> labour by firms will improve business practices and society (Arvidsson,
> 2008; Demil et al., 2015). Finally activists celebrate the abjuration of
> exclusive property rights, and present ethical-modular projects as key
> actors in a historical process leading to the supersession of capitalism
> and hierarchy (Kostakis & Bauwens, 2014).
>
> This last perspective raises a central challenge, which is the avoidance
> of purely utopian thinking. In other words, how can commons-based peer
> production reach deeply into daily life? How can ‘already existing
> non-capitalist economic processes’ be strengthened, ‘new non-capitalist
> enterprises’ be built, and ‘communal subjects’ be established
> (Gibson-Graham, 2003: 157)? An increasingly large free public goods and
> services sector could well cohabit in a plural economy with employment in
> cooperatives, paid independent work, and the wage-earning of the commercial
> sector. However analysis of peer production typically eschews mundane
> considerations such as living wages, benefits, job security, working
> conditions, work-induced medical conditions, and debates on labour
> organization. How can peer production operate as a sustainable practice
> enabling people to live, if labour and work issues are not formally
> addressed?
>
> To advance this agenda, the tenth issue of the Journal of Peer Production,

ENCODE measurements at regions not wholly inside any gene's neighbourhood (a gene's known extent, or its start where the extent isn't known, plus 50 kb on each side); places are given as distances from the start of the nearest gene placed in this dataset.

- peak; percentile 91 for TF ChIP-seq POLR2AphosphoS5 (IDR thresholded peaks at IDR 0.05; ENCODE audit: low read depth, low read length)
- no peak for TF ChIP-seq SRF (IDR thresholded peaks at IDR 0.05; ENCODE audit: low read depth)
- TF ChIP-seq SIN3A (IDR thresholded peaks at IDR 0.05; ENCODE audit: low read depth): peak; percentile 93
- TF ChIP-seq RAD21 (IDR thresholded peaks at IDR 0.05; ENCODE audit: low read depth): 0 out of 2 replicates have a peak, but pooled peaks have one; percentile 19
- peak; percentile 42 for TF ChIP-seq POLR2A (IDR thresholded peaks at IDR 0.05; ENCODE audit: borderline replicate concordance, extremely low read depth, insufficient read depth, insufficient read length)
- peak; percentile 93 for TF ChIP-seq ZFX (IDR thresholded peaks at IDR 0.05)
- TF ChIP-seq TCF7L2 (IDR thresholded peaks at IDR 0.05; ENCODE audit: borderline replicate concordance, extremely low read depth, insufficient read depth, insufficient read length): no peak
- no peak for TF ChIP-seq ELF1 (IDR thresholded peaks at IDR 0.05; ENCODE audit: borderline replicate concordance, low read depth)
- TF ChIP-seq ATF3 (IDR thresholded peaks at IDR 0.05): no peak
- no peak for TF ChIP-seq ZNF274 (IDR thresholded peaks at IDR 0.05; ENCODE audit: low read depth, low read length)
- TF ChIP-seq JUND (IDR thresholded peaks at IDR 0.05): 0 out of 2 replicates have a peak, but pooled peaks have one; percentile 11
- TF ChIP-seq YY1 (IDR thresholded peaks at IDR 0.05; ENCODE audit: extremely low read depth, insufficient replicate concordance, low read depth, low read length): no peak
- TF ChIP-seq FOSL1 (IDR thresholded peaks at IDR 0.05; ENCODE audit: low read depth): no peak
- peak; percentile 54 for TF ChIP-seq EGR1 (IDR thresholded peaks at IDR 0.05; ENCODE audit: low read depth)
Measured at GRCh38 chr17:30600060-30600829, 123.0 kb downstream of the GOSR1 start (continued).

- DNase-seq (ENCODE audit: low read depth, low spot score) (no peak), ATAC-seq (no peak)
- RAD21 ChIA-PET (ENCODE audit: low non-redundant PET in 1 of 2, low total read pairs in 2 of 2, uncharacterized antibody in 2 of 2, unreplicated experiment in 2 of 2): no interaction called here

> titled Peer Production and Work, calls for papers in two linked areas:
>
> *Peer production in a paid work society*
> Nowadays firms attempt to monetize crowdsourced labour. The paradigmatic
> example is Amazon’s Mechanical Turk labourers (popularly known as
> ‘Turkers’, ‘cloud workers’ or ‘click workers’) who accomplish micro-tasks
> such as tagging and labeling images, transcribing audio or video
> recordings, and categorizing products. This extreme modularization of work
> results in their status being that of independent contractors rather than
> employees with rights, necessitating novel means of protection and redress
> (Irani & Silberman, 2013). The so-called 'sharing economy' also uses peer
> production methods, such as the self-selection of modular and granular
> tasks, to extract ever-more value from the labour of volunteer ‘prosumers’
> (Frayssé & O’Neil, 2015). Capitalist firms are also increasingly engaging
> with ethical-modular organizations, in some cases paying wages to
> participants. Such labour is thus both ‘alienated’, or sold, and
> ‘communal’, as workers freely cooperate to produce commons. Do traditional
> categories such as exploitation and alienation still apply?
> Topics may include, but are not limited to:
> - Peer production and the global political economy
> - Peer production and the rise of precarious work
> - Peer workers and possibilities for worker organisation
> - Does the autonomy of peer workers cause conflict in firms, and how is it
> resolved?
> - What strategies do firms adopt to co-opt peer production (e.g.,
> ‘hackhathons’)?
> - Do tensions around property rights emerge?
> - Subjectivity in peer production
> - Peer production and intellectual property, coded work
>
> *Paid work in peer production projects*
> How does paid labour affect ethical P2P projects? Mansell and Berdou
> (2010) argue that firms supporting the work of programmers who contribute
> to volunteer projects, to the commons, will not affect the ‘cooperative
> spirit’ of projects; nor can this support prevent the results of labour
> from being socialized into commons. Is this always the case?
> Topics may include, but are not limited to: